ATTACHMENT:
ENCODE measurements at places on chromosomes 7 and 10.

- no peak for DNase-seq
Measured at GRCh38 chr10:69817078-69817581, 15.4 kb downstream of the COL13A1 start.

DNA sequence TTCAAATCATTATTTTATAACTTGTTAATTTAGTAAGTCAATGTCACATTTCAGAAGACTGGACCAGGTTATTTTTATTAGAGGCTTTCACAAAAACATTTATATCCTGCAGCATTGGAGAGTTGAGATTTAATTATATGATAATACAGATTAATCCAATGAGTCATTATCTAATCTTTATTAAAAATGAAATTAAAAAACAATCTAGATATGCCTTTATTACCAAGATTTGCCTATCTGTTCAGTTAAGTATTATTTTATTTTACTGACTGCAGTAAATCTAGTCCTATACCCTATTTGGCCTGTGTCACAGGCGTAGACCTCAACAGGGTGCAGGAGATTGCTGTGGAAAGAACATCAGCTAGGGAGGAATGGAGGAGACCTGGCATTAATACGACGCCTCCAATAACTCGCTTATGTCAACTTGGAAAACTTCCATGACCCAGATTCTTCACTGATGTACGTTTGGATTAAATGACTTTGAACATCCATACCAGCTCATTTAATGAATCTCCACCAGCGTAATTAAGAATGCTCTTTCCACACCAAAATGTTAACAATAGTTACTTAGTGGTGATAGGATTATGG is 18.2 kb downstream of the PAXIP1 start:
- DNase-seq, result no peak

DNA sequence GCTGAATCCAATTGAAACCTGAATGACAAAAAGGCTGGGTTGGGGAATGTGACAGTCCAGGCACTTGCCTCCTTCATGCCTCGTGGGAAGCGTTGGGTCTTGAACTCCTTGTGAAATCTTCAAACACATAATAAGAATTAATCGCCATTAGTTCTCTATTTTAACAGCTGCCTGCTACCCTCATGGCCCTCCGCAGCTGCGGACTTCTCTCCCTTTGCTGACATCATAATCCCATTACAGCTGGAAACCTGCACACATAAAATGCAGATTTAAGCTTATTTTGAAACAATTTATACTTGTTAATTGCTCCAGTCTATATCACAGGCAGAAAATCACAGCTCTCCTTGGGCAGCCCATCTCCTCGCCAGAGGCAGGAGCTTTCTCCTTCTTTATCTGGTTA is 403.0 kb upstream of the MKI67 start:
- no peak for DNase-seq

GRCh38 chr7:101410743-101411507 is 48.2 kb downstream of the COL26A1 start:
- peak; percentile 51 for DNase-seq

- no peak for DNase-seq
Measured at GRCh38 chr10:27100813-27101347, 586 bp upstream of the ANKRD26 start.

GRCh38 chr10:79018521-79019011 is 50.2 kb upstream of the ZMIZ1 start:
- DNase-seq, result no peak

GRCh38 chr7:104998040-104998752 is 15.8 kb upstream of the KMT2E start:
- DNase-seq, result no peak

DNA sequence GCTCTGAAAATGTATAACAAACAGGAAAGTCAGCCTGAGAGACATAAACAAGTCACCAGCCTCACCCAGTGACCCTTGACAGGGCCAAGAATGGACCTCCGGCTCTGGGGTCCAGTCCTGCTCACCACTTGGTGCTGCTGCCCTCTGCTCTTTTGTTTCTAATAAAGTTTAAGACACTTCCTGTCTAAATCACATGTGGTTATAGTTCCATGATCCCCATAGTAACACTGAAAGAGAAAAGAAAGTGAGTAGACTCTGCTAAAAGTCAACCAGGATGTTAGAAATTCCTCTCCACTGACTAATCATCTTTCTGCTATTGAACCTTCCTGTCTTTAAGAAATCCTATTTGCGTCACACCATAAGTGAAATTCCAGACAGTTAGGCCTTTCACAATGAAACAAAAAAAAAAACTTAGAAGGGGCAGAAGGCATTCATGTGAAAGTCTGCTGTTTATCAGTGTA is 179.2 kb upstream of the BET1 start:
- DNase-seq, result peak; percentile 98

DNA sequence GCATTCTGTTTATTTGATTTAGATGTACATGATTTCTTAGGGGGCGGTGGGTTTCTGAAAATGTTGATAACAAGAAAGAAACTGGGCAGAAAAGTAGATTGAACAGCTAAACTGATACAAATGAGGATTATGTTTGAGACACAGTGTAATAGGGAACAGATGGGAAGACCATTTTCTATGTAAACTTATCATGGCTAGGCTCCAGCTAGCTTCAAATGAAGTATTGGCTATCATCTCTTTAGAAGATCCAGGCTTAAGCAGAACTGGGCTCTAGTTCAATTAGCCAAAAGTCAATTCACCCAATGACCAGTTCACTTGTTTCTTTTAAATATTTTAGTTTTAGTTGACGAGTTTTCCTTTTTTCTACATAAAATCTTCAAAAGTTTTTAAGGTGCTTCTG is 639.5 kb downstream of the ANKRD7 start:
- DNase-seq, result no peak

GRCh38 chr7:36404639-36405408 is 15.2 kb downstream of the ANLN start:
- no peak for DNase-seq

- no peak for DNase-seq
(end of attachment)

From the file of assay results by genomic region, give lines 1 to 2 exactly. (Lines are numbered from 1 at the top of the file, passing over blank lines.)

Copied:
ENCODE measurements at places on chromosomes 7 and 10.

- no peak for DNase-seq